Master of Lifestyle Medicine graduate Teena Quinn has been announced as the winner of the Rising Star category at the Lifestyle Medicine Awards presented by the Australasian Society of Lifestyle Medicine on 9 September 2023.
The Awards aim to recognise lifestyle medicine leaders who have been impactful and influential in their field.
Teena is a Counsellor and Lifestyle Medicine Practitioner operating in Queensland. Ms Quinn, who is legally blind, was nominated for implementing lifestyle medicine in her counselling practice to improve the lives of her community.
“I want to empower people to take hold of their own lives and become healthier. Through counselling I saw a lot of depression and anxiety related to dietary habits. I passionately believe lifestyle medicine has the potential to ignite transformative changes,” Ms Quinn said.
“Being acknowledged through these awards holds immense significance for me. Being blind, it has been tough, and receiving recognition from my peers, friends and family for the efforts I’ve invested feels truly gratifying.”
Master of Lifestyle Medicine graduate Dr Lauren Prictor was also named as a finalist in the Rising Star category. Dr Prictor is a General Practitioner and Certified Lifestyle Medicine Physician at Next Practice Medical Clinic in Newstead, Queensland. She was nominated for integrating the six pillars of lifestyle medicine into her clinical practice.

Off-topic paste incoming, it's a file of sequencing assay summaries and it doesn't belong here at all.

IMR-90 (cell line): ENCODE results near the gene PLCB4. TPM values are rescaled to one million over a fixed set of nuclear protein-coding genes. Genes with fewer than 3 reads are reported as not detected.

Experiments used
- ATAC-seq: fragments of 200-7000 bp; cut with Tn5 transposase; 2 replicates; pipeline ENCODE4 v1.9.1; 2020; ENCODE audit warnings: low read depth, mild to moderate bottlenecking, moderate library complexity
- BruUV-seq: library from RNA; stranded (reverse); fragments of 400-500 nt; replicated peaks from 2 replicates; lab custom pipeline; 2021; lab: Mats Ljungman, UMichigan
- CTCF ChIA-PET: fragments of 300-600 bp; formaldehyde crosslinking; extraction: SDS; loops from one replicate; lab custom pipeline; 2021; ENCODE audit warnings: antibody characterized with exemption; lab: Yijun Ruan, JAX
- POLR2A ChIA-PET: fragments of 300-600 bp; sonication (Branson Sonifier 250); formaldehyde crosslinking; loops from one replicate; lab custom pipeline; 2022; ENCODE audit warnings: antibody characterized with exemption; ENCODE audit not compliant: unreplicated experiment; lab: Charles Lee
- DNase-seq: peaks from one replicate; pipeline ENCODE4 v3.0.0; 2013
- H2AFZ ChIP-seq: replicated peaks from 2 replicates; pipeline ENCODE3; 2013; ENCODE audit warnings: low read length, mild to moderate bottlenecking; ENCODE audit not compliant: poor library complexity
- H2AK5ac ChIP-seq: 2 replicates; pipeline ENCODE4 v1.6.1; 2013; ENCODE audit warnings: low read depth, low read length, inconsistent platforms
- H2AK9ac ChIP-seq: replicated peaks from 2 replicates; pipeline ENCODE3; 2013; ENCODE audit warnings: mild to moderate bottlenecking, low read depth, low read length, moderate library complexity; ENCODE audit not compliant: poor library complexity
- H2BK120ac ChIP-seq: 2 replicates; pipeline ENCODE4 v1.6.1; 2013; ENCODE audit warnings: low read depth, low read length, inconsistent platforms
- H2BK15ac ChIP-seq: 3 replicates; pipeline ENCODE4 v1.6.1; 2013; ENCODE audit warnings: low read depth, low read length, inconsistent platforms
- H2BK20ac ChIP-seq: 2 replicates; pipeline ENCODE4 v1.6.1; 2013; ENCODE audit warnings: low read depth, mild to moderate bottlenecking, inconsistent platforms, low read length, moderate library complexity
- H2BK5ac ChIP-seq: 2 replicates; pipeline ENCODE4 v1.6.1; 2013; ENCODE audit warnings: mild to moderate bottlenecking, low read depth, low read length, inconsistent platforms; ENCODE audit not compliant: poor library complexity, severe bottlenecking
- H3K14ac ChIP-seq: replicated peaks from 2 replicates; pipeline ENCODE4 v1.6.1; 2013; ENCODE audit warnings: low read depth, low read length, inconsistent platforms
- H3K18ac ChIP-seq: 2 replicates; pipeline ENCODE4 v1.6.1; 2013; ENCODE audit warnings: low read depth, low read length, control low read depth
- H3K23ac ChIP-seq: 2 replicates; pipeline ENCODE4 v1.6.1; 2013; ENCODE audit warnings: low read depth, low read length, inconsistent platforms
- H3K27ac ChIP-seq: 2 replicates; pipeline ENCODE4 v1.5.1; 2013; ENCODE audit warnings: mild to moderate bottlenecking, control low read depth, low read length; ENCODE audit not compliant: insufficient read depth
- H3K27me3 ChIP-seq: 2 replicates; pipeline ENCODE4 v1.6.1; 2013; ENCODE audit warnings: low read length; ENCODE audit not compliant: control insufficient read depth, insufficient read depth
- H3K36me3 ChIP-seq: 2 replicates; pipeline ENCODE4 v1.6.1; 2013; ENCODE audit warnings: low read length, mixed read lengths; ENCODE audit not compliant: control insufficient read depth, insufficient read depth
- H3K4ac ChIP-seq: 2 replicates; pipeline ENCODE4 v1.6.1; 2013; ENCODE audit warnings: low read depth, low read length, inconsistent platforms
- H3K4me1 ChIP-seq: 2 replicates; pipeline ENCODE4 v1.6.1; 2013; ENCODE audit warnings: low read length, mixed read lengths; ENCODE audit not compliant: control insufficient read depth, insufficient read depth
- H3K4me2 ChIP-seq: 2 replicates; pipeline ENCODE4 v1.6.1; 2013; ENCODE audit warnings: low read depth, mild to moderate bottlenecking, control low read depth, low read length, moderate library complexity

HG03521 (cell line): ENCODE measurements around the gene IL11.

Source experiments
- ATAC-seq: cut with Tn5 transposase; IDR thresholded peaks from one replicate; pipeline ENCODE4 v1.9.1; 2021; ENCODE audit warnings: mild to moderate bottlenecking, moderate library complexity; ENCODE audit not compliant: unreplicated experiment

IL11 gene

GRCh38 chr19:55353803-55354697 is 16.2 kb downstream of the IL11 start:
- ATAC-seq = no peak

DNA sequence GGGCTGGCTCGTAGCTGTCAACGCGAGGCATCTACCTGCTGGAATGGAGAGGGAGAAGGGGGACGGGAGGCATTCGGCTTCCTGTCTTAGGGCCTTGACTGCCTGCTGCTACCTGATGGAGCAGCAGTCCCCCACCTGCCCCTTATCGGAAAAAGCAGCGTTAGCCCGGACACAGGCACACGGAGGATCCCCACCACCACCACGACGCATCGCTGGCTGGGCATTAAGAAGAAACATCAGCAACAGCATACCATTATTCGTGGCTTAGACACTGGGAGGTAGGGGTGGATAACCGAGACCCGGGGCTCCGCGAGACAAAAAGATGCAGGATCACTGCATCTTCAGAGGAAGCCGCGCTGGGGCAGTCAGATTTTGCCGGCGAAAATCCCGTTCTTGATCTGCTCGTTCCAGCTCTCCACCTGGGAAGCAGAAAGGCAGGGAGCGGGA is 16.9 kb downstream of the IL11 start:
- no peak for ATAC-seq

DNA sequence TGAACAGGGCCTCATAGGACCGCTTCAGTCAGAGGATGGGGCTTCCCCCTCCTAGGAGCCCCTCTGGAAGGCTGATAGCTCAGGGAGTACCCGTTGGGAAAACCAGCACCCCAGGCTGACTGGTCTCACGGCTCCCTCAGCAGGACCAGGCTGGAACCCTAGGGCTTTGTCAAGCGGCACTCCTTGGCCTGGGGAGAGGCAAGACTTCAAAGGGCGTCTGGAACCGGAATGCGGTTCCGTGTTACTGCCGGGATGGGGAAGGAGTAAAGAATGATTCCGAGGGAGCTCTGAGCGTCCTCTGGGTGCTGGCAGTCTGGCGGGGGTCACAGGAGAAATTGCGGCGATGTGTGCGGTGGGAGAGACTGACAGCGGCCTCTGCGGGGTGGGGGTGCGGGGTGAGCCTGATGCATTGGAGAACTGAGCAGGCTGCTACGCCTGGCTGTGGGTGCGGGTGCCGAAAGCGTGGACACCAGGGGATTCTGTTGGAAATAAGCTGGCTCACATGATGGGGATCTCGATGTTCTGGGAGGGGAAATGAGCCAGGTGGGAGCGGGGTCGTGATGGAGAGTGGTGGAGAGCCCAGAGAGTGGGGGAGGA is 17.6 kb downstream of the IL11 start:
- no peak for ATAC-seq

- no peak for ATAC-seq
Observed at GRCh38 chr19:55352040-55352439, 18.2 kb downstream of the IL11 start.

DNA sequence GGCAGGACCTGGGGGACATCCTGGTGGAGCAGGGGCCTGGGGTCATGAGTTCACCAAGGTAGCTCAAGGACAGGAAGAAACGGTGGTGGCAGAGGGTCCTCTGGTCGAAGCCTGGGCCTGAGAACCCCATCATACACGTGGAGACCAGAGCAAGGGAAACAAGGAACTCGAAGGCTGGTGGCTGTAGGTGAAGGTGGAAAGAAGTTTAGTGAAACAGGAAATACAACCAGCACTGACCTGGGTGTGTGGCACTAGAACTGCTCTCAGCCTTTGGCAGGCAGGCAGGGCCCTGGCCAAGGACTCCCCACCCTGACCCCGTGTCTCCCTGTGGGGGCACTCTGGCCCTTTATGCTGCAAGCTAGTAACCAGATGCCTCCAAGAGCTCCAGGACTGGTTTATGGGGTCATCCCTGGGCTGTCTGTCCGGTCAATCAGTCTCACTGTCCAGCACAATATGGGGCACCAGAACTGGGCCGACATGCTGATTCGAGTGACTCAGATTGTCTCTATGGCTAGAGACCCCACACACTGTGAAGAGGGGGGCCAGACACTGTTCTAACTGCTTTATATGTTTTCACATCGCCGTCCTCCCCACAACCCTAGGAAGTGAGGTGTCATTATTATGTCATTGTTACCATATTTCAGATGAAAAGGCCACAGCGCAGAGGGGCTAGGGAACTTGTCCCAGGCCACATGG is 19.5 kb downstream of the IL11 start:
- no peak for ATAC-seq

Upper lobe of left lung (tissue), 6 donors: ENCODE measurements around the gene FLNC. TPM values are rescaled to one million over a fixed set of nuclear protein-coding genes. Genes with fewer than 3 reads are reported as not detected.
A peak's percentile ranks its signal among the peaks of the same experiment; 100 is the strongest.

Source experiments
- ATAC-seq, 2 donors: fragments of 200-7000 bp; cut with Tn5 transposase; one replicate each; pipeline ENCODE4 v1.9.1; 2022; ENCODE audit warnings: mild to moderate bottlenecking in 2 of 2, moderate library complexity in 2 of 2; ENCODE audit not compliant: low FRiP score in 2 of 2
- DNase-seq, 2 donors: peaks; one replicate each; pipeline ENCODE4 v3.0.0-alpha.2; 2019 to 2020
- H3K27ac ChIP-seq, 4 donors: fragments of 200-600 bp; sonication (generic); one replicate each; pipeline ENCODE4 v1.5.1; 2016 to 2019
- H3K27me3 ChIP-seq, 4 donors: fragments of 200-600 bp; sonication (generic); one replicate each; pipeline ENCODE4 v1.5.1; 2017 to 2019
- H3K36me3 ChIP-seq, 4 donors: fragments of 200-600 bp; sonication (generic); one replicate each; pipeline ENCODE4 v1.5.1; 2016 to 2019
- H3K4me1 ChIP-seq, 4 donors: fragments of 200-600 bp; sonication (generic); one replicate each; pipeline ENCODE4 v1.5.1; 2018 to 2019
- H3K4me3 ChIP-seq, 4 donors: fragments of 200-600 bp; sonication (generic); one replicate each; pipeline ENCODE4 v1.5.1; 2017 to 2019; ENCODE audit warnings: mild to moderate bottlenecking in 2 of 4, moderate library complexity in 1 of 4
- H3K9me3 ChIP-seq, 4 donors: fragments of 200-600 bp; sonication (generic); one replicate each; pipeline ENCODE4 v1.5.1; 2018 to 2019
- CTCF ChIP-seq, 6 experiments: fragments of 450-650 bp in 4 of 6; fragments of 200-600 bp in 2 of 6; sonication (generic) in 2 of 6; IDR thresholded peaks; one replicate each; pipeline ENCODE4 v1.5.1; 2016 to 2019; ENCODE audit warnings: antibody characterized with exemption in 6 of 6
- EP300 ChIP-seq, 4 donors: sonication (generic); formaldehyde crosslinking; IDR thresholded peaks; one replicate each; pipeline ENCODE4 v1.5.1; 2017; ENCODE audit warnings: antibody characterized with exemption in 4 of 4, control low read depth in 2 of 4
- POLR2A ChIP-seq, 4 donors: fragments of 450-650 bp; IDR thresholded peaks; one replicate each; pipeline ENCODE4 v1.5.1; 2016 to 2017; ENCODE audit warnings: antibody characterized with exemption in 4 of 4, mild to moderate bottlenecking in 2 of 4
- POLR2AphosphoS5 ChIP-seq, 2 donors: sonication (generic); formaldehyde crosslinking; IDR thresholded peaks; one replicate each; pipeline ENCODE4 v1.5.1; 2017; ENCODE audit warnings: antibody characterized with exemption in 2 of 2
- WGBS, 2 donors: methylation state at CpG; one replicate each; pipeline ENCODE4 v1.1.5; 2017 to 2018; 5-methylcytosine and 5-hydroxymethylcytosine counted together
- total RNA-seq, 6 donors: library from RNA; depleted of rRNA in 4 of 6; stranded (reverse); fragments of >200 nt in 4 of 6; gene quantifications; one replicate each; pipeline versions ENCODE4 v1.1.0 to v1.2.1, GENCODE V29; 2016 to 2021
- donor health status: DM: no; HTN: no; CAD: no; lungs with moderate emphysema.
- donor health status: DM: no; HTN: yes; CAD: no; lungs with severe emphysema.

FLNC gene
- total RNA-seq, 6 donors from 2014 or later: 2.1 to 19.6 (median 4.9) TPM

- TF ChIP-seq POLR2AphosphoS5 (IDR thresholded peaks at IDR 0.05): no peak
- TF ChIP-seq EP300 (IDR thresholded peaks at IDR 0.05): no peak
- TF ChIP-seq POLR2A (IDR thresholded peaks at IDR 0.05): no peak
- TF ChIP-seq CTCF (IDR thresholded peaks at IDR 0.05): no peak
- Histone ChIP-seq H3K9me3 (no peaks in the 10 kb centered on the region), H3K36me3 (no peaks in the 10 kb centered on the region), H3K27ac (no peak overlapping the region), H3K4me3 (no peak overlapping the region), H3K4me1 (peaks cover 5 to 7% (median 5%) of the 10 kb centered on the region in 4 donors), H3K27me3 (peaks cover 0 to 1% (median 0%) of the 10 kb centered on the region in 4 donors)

Dr Prictor said she was honoured to be nominated: “As my time in general practice has gone along, I’ve stepped away from the five-minute scripts, quick checklist and vague advice to longer appointments, tackling the six pillars of lifestyle medicine to put patients in the driver’s seat of their health.
“These six pillars - diet, exercise, mood, social connection, sleep and substance use – can all play a factor in the prevention of chronic disease. Having lifestyle medicine as an evidence-based strategy for preventing and managing diseases has set me up with a good arsenal of tools to help people move towards prevention rather than cure,” she said.
The Master of Lifestyle Medicine was developed by Southern Cross University’s National Centre for Naturopathic Medicine, in conjunction with international pioneers of Lifestyle Medicine and is a direct pathway to Fellowship of the Australasian Society of Lifestyle Medicine (FASLM).
Deputy Director of Education at the National Centre for Naturopathic Medicine, Associate Professor Matthew Leach, congratulated the graduates on their nominations.
“Teena and Lauren are shining examples of how lifestyle medicine can be integrated into mainstream delivery of health services for the betterment of patients. Their passion and care should be applauded,” he said.
“It is inspiring to see our graduates making a positive impact in their communities.”